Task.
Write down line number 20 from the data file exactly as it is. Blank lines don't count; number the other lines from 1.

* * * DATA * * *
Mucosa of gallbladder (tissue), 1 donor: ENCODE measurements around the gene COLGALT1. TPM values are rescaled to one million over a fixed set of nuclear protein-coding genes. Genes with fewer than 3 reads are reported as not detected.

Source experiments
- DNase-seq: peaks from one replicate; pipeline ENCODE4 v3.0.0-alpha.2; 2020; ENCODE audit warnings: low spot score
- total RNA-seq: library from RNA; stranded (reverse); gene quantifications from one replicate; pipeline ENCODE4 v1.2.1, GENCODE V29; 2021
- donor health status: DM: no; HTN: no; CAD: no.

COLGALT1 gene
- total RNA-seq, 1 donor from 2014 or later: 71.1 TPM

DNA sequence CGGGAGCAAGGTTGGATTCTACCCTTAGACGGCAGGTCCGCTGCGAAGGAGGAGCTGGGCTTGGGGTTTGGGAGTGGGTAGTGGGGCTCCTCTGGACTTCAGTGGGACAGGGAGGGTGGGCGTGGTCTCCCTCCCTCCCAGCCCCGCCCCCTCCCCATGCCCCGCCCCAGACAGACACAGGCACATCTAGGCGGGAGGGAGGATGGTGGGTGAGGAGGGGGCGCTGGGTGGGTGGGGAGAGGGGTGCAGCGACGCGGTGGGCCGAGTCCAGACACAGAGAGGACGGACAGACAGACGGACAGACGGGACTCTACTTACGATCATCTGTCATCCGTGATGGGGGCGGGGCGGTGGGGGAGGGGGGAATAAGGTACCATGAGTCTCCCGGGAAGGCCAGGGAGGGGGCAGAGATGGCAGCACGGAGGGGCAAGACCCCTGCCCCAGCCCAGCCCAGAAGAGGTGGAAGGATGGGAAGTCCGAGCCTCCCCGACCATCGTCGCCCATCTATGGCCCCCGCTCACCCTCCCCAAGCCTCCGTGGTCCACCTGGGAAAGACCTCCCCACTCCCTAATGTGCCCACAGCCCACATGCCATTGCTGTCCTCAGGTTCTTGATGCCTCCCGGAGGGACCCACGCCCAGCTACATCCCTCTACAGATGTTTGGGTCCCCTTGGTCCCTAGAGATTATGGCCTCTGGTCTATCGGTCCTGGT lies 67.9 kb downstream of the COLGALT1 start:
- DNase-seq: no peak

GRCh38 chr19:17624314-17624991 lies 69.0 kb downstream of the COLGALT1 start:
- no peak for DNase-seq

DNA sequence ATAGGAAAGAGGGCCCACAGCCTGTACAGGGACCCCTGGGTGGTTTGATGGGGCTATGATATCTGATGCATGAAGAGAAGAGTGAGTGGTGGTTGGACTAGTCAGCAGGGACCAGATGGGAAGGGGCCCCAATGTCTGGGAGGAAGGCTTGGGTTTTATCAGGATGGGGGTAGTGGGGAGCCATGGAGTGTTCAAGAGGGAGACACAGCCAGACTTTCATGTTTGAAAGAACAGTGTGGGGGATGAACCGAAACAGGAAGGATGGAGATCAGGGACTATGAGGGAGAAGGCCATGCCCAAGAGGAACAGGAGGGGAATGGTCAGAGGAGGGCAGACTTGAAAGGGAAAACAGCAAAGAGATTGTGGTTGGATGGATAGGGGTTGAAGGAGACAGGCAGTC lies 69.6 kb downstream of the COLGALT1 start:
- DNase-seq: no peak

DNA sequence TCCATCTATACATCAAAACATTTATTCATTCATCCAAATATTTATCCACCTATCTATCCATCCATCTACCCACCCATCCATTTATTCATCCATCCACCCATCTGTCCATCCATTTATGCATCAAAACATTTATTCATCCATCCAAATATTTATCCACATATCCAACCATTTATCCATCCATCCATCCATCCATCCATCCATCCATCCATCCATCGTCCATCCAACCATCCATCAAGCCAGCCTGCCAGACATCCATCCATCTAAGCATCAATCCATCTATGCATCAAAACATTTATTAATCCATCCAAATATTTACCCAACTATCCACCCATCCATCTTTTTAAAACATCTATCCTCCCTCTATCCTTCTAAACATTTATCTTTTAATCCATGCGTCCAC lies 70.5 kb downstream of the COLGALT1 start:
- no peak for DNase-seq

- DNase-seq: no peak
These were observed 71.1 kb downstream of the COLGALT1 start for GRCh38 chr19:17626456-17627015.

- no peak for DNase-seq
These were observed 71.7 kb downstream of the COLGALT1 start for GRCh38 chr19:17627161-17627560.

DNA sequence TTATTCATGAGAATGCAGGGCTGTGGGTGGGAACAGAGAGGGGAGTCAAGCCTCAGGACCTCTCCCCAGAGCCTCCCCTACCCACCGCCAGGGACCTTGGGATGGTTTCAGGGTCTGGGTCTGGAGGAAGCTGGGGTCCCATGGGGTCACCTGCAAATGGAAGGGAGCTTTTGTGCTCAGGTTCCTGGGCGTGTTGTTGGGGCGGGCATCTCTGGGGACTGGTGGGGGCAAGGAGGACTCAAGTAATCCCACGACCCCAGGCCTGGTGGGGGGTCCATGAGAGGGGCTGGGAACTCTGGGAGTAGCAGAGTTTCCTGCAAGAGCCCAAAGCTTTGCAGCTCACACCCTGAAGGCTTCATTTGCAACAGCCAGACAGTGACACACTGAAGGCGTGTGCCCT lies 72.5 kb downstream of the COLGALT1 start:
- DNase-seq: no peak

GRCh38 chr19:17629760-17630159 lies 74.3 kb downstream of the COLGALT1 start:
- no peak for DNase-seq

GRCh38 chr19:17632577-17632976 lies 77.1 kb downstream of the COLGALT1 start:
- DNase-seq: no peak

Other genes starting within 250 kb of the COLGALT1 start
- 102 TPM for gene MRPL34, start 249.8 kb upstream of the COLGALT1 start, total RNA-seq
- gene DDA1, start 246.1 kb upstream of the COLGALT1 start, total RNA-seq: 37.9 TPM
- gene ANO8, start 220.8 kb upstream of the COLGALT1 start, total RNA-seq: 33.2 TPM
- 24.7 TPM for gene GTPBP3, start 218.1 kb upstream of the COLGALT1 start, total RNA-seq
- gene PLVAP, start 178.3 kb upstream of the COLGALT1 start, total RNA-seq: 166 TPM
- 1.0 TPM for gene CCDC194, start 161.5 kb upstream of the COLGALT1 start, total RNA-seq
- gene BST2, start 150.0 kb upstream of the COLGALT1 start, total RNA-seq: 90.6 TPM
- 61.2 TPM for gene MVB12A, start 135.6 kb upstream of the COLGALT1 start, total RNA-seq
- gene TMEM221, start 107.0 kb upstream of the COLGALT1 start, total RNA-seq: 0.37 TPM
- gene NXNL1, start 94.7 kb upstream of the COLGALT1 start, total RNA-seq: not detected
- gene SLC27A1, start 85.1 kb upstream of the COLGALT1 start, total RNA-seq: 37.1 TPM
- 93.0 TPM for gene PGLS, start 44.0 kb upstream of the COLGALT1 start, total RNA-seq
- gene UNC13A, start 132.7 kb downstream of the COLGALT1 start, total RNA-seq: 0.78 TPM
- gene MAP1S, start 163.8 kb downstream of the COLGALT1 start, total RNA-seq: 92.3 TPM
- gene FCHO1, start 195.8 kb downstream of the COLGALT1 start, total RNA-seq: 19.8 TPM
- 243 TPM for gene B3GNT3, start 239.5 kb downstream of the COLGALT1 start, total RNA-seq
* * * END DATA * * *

DNA sequence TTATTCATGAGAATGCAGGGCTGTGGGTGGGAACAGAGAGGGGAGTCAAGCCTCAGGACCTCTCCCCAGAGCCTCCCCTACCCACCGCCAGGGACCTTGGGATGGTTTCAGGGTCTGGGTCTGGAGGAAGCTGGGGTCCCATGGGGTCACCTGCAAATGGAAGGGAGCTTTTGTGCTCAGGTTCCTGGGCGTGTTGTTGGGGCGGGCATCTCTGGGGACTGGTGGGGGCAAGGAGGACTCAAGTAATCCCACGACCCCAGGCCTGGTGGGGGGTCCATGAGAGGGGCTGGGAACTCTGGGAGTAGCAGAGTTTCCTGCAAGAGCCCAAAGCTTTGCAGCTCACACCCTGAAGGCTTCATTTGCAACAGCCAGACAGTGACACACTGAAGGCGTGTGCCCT lies 72.5 kb downstream of the COLGALT1 start: